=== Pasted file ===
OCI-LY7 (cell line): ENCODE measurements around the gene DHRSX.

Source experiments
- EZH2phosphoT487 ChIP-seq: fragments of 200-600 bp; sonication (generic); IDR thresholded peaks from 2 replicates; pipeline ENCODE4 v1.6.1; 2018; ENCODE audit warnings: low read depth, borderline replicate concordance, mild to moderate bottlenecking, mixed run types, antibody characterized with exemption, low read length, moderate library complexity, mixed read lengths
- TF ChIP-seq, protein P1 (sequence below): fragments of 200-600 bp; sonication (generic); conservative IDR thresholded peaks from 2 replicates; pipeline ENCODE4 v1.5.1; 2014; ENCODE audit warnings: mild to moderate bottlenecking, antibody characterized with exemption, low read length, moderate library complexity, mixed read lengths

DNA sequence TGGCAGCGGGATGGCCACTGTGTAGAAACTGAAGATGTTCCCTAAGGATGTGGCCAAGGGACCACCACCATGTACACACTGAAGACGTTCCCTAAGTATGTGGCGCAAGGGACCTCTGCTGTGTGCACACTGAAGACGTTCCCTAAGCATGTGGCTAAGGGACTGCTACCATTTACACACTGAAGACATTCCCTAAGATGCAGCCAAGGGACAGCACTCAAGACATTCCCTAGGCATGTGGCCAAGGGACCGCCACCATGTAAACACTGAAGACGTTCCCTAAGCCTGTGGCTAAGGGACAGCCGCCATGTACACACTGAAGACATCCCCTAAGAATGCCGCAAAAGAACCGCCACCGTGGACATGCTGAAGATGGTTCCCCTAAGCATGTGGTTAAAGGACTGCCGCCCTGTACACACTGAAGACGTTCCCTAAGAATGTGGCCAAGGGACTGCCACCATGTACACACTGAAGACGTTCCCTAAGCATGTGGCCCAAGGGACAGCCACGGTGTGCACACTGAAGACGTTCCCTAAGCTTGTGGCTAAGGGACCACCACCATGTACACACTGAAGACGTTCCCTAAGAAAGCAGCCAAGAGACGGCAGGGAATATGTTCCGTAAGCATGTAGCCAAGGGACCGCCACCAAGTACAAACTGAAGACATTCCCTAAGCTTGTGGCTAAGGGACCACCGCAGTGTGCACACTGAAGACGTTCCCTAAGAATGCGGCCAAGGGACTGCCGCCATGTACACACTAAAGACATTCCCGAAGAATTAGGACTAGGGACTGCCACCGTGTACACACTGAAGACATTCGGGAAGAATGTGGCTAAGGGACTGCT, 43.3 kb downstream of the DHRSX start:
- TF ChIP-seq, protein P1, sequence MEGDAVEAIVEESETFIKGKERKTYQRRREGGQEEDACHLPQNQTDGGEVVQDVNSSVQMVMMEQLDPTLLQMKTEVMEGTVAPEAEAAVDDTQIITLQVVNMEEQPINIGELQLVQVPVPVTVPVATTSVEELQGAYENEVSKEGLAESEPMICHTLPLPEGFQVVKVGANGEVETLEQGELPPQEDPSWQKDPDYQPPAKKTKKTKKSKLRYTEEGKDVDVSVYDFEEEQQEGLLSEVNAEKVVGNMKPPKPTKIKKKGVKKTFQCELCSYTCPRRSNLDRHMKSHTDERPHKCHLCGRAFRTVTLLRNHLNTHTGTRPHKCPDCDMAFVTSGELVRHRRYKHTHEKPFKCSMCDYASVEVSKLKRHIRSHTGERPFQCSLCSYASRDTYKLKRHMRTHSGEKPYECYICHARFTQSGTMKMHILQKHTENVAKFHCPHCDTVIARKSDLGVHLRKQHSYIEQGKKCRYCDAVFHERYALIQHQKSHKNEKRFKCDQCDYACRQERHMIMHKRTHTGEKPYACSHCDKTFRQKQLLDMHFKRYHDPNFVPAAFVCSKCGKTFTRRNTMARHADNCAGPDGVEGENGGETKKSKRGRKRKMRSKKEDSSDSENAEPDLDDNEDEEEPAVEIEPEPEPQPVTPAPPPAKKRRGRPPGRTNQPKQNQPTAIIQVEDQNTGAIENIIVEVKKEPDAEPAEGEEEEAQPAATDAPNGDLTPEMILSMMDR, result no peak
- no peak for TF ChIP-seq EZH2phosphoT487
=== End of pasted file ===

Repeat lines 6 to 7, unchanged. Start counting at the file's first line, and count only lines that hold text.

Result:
- TF ChIP-seq, protein P1, sequence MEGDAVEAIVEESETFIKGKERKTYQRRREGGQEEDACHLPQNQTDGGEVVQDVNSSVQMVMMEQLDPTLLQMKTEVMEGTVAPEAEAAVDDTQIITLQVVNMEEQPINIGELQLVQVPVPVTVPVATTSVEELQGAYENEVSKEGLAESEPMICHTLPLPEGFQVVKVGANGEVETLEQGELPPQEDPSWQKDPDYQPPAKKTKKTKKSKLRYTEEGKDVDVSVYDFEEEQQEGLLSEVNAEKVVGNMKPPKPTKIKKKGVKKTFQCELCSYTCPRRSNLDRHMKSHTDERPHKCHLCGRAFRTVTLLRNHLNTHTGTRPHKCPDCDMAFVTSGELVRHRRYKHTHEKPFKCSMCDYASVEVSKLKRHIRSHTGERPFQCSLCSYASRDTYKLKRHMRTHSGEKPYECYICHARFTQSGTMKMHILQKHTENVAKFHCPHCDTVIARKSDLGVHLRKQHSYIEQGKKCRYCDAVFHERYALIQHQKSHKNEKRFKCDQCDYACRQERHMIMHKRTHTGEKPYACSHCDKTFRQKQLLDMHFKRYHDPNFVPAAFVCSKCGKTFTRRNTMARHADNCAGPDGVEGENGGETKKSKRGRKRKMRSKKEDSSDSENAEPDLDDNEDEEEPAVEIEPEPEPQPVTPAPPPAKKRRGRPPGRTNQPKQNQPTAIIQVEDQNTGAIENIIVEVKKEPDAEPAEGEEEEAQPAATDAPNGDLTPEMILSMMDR, result no peak
- no peak for TF ChIP-seq EZH2phosphoT487